NEW YORK, July 29 (IFR) - SolarCity may have created a securitization blueprint for the future last week with a new trade that sidesteps worries about repaying tax credits if the underlying collateral goes bust.
The company embedded a master lease provision in the trade to avoid triggering the repayment of those credits on any project in the deal that ends up in foreclosure.
Fears about such repayments have long stymied securitization in the solar sector, and indeed SolarCity is thus far the only entity that has sold a trade based on solar panel leases.
But its third-ever trade, the US$201.5m deal last Thursday, was seen as a breakthrough.
Instead of having the securitization vehicle buy the leases on the individual solar projects used as collateral, it only leases them - meaning the tax credits would not have to be repaid if a project goes bankrupt.
Even in a situation where a new owner swoops in to buy the business at bankruptcy, it would continue to run the project under the original master lease structure - thus avoiding a sale and keeping the tax credits undisturbed.
“The ABS industry thought that could not be possible,” one market observer told IFR. “But [this deal] combined tax equity and ABS notes at the same time.”
Tax equity is the “elephant in the room” when it comes to securitizing solar assets, said Ronald Borod, partner at DLA Piper, who specializes in renewable energy ABS but was not involved in the SolarCity transaction.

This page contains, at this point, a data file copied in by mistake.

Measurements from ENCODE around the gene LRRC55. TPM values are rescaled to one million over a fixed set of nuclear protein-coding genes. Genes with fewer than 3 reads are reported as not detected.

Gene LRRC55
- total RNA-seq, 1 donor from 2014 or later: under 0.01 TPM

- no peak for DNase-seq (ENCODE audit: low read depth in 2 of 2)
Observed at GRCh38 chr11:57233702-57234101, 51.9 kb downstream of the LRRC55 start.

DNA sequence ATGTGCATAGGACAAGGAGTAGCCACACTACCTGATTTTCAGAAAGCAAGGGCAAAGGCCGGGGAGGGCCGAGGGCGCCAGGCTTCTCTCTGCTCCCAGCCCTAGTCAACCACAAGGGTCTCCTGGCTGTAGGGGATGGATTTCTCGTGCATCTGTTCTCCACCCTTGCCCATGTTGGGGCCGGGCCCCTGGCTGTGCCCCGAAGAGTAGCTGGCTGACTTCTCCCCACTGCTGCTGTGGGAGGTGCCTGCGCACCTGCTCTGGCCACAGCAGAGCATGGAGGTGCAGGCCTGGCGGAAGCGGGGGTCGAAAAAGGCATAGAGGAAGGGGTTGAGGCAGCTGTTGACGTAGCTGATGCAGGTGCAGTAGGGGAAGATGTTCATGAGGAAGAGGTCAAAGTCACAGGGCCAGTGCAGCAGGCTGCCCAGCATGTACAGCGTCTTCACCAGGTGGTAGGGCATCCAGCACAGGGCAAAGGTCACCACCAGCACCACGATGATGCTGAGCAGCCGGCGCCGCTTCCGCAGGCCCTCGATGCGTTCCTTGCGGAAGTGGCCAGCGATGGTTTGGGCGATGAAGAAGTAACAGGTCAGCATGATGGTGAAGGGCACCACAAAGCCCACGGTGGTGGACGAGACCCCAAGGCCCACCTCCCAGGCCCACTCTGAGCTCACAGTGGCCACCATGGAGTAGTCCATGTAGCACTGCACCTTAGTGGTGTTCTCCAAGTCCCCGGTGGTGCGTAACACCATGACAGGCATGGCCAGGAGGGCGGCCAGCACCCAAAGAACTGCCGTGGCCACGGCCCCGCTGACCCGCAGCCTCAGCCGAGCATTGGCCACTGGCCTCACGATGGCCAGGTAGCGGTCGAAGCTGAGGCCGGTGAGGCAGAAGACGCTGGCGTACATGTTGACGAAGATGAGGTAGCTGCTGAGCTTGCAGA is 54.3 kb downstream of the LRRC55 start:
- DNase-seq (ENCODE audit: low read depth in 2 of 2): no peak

“If you already have tax equity in place and say ‘I’d like to securitize now, are you okay with that?', chances are [your tax equity partners] would say no,” he said.
Other solar companies could follow suit.
SunRun, Clean Power Finance, SunEdison, NRG and SunPower are some of the other major US solar competitors that will likely now look to securitization, as well as other facilities that offer low cost financing, said Haresh Patel, CEO of Mercatus Inc, which tracks data in the renewable energy sector.
“Access to low cost capital is a hot topic, and a lot of players are hitting SolarCity-type of volume,” he said.
“It’s sort of like a popcorn machine. You hear one pop and then start hearing others.”
Investment tax credits (ITCs) have pumped billions of dollars of money into the solar industry, accounting for an estimated 40% of the sector in the United States.
It’s unknown what percentage those subsidies play in the business of SolarCity, which is the number one installer of solar panels in US homes.
But investors clearly had confidence in the new trade from the company, whose chairman is Tesla Motors founder Elon Musk.
One source close to the trade said it was multiple times oversubscribed, which helped the borrower print its least expensive ABS financing thus far.
SolarCity ended up paying a 4.3% weighted-average coupon for two classes of bonds.
The BBB+ rated US$160m A class priced at interpolated swaps plus 180bp, tightened from guidance of 195-200bp, and offered a 4.02% coupon, while the pre-placed BB rated US$41.5m offered a 5.44% coupon.
The company’s previous deal in April had just one BBB+ rated US$70.2m class, which offered a 230bp spread and 4.59% coupon, while its debut US$54.4m offering in November 2013 priced at a 265bp spread and 4.8% coupon.
Credit Suisse was the sole bookrunner on the deal, which is backed by leases on 16,000 solar panel systems mostly on residential homes, according to a Standard & Poor’s pre-sale report.
A call and email requesting comment was not immediately returned. (Reporting by Joy Wiltermuth; Editing by Natalie Harrison and Marc Carnegie)